08 June 2021

When you hear the news your loved one has prostate cancer, you may suddenly find yourself dealing with feelings of fear, anxiety, anger, depression, and loss. Many partners, families and friends say they feel as though they are on an emotional roller coaster. You are likely to experience changes to your lifestyle and relationships. On a practical level, your life may change overnight, with difficult decisions to be made about work, finances and new roles and responsibilities. 



  • Notice the warning signs of anger in your body (e.g. tense jaw, heart beating faster, feeling hot, shaking, feeling out of control).
  • Take time out. Step outside the room and go for a walk.
  • Try relaxation techniques like controlled breathing.
  • Talk to your General Practitioner (GP) or a counsellor about ways to manage your feelings.


  • Recognise it and say it out loud ('I feel guilty for...').
  • Look for the causes of guilt.
  • Seek and accept help – talk to a trusted friend, family member, prostate cancer support group member, psychologist, counsellor or your doctor. Find out what help is available.
  • Do not use the words 'SHOULD' or 'MUST' – they can make you feel more guilty.


  • Exercise regularly, even if it is just a walk around the block. You can exercise with friends or join a gym.
  • Learn meditation and other relaxation techniques.
  • Do something you find relaxing, such as listening to music, reading a book.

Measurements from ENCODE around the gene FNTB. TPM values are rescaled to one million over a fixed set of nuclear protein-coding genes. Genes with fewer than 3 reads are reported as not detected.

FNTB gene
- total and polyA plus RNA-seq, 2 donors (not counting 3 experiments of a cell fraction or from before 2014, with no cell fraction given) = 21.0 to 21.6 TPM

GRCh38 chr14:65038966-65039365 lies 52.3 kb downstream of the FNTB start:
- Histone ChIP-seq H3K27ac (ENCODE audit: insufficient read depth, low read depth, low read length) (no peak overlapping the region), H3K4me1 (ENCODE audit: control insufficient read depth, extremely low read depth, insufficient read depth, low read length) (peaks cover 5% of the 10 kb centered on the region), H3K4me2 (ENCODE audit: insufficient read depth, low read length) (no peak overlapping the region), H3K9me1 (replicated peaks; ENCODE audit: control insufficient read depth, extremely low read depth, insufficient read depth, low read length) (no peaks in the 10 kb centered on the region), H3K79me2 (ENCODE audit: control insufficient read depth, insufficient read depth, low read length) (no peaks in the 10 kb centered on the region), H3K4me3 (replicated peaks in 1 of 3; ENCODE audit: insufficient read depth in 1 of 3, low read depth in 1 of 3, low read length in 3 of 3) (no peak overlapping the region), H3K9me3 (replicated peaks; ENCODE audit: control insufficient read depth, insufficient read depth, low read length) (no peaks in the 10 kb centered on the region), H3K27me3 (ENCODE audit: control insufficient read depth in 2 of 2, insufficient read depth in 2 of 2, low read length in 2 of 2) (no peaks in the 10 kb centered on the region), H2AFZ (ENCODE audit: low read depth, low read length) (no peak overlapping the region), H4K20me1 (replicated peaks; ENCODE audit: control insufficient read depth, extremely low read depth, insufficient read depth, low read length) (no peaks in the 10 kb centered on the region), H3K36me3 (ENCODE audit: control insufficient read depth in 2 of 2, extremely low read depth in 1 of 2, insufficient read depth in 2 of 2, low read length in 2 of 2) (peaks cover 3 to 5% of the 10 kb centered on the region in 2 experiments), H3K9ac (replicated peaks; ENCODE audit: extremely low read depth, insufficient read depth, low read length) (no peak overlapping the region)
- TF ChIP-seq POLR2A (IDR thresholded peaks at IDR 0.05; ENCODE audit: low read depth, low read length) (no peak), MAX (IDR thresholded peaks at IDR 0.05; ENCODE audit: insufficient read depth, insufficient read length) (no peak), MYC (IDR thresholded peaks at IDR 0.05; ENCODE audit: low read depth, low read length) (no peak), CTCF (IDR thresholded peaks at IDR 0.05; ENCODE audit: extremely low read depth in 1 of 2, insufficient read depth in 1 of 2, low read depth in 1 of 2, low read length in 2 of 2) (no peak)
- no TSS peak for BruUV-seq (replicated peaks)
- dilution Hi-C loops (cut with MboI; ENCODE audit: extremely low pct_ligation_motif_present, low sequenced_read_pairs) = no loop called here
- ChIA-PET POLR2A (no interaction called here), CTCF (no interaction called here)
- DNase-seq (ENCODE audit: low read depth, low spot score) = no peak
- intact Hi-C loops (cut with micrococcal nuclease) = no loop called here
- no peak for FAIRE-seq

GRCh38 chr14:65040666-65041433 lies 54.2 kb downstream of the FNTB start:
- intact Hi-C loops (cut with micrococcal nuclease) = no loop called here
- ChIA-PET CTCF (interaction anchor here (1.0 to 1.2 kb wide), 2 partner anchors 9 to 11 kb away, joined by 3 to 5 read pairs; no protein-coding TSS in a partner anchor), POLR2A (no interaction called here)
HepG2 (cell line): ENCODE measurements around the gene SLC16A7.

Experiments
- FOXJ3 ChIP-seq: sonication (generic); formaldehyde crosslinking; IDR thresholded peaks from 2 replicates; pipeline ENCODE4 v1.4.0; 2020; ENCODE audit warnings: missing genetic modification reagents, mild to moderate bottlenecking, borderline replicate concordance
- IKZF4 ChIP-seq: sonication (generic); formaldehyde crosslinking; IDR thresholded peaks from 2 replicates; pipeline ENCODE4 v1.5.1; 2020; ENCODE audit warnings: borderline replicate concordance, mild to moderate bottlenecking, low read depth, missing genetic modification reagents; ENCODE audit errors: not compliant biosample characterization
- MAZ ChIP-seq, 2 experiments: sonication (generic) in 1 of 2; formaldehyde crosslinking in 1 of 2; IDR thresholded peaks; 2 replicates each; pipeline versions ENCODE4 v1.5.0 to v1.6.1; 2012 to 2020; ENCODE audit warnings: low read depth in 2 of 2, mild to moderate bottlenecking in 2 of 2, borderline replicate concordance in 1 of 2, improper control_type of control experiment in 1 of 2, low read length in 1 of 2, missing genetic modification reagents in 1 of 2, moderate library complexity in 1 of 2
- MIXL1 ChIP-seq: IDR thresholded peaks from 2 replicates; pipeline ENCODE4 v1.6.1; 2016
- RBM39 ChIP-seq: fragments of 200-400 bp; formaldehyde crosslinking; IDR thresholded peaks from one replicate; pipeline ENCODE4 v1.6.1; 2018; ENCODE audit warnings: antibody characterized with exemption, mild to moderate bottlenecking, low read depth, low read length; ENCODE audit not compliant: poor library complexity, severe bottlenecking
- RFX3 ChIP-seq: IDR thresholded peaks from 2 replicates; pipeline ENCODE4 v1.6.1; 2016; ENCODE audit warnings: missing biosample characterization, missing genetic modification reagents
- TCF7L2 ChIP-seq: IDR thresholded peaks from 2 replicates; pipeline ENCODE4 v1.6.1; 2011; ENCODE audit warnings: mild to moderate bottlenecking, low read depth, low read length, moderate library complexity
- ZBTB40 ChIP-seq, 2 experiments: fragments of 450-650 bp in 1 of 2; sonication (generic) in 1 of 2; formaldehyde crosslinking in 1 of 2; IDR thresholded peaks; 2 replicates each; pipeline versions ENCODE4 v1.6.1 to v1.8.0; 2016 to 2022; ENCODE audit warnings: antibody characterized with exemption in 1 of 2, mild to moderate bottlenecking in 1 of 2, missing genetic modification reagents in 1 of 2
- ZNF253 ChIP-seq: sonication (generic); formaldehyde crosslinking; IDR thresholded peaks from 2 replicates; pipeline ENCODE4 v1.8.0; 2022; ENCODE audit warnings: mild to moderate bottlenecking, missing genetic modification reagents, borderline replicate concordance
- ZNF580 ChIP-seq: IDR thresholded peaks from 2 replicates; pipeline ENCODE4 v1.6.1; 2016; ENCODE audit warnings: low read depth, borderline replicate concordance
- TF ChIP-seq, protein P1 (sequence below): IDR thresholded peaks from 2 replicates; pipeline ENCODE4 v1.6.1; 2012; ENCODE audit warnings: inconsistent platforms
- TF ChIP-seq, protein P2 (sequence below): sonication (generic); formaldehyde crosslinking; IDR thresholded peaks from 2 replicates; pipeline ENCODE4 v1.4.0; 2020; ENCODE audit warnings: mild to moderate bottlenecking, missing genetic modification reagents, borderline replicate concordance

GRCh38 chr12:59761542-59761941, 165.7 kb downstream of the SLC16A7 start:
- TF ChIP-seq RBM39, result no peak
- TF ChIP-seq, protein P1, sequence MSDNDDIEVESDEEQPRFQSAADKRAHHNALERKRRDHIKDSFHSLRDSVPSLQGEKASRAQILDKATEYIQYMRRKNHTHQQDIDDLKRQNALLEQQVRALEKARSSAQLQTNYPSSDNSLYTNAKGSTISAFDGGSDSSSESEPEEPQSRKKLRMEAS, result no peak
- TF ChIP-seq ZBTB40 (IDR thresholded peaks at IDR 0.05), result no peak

• Talk to someone, join a prostate cancer support group, talk to a psychologist or social worker.
  • Rest and try to get enough sleep.
  • Eat proper meals that are nutritious, and limit alcohol and other drugs.
  • Take time out.
  • Be kind to yourself.
  • Speak to your healthcare team about ways to manage your stress level.


  • Keep in touch with family and friends more regularly. This can be in person, through phone calls or emails and social media sites.
  • Accept help from others.
  • Invite people over to visit.
  • Join a PCFA prostate cancer support group so that you are around other people who know exactly what you are going through. To find a PCFA support group, visit pcfa.org.au/support/find-a-support-group


  • Try to do at least one thing that you enjoy every day.
  • Improve your sleeping patterns.
  • Do not stay in bed – get up as soon as you wake up.
  • Try to manage your stress before it gets too much.
  • Catch up with friends – either in person, or on the phone.
  • Do some relaxation.
  • Do some exercise.



Talk with people you trust

Whether that'd be with your family, a workmate or close friends, talking about your reactions to a situation can help you process what you're going through. Allowing yourself to talk about how you are feeling is not a sign that you're not coping, it can help you manage your experience better.


This article is an extract from our booklet Understanding prostate cancer for partners and families.


If you need support, we are here for you. Call us on 1800 22 00 99 to speak with a specialist nurse today.